Tuesday, July 29, 2008

Today in Church History

On 29 July 29 1794, in a converted blacksmith's shop in Philadelphia, former slave Richard Allen assembled a group of black Christians who had faced discrimination in the local Methodist Episcopal Church. They formed the Bethel African Methodist Episcopal Church, the mother church of the African Methodist Episcopal Church, now known throughout the world.

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Saturday, July 26, 2008

Today in Church History

On 26 July 1833, having abolished the slave trade in 1807, Britain's House of Commons banned slavery itself. When William Wilberforce, who had spent most of his life crusading against slavery, heard the news, he said, "Thank God I have lived to witness [this] day." He died three days later.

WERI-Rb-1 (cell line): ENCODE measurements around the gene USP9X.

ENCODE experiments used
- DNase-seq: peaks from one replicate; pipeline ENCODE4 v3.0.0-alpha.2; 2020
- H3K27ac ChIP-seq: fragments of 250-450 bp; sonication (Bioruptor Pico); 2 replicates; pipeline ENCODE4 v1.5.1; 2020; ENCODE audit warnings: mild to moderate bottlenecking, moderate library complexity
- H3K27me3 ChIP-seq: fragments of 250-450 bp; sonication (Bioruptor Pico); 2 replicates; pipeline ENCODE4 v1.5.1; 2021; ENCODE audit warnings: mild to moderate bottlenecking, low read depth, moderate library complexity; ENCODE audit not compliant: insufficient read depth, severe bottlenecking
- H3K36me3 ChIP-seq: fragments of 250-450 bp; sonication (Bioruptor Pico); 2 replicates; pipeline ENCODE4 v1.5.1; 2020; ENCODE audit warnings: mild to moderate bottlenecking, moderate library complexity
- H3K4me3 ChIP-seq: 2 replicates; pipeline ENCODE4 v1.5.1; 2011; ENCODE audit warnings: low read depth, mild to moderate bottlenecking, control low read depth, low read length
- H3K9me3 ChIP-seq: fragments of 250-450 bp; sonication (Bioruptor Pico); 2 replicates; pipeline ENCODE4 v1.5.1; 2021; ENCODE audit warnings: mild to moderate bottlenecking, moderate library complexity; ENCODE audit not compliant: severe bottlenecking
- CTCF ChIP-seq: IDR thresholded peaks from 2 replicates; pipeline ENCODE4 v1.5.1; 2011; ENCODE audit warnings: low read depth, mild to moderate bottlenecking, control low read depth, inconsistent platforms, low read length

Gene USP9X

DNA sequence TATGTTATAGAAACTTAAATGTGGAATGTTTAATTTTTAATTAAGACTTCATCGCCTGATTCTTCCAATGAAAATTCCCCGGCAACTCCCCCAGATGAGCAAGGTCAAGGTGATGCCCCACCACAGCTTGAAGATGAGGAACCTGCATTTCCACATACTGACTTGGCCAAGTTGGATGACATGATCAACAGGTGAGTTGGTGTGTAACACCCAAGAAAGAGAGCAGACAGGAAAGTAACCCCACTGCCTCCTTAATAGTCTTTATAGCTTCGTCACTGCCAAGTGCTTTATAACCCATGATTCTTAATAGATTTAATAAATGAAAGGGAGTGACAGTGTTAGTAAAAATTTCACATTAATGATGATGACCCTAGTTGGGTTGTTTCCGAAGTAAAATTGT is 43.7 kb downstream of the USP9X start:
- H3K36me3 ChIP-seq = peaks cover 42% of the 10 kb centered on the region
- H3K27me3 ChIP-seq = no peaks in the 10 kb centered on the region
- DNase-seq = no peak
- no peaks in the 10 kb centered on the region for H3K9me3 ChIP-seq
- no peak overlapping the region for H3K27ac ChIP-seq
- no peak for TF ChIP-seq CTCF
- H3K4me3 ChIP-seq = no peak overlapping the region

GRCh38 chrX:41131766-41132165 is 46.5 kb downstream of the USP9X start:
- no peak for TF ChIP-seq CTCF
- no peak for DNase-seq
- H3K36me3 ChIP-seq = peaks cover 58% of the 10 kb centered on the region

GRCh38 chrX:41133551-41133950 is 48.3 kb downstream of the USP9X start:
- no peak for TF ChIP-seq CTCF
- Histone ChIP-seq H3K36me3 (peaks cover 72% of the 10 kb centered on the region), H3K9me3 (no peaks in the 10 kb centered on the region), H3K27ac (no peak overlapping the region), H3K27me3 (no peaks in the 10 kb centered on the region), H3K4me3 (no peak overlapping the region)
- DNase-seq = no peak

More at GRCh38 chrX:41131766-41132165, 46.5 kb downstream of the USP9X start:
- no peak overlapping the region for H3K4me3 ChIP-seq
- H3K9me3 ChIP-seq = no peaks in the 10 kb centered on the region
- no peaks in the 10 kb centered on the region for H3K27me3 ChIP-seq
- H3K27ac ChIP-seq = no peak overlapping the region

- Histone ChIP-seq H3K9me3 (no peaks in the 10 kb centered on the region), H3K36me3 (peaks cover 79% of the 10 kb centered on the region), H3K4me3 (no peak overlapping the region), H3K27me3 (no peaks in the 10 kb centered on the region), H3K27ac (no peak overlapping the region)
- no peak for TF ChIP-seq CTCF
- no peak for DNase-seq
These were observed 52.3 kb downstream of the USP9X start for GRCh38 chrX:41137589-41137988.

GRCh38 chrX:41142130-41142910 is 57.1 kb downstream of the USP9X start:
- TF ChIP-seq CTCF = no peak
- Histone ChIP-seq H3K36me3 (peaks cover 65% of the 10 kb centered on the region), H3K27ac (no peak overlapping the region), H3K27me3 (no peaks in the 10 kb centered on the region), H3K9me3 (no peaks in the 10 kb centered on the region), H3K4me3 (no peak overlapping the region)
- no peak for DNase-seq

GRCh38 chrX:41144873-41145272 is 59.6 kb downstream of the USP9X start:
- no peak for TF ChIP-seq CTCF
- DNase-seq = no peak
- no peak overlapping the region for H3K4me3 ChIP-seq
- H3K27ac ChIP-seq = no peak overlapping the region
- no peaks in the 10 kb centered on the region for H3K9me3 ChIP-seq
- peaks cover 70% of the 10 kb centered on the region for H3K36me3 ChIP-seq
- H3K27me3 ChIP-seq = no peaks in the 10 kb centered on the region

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Friday, July 25, 2008

Today in Church History

On 25 July 1918, Walter Rauschenbusch, Baptist pastor and theologian of the Social Gospel, died. His books, including Christianity and the Social Crisis and The Social Principles of Jesus, influenced many—among them Martin Luther King, Jr., who observed that "Rauschenbusch gave to American Protestantism a sense of social responsibility that it should never lose.

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Thursday, July 24, 2008

Honoris Causa or Honoris Fraude?

A number of recent articles in Ethics Daily (see here and here) have sought to expose as fraudulent high-profile conservative religious leaders in the U.S. and Canada who hold academic and, more commonly, honorary doctorate degrees from unaccredited institutions that generally require little or no academic work in exchange for a degree.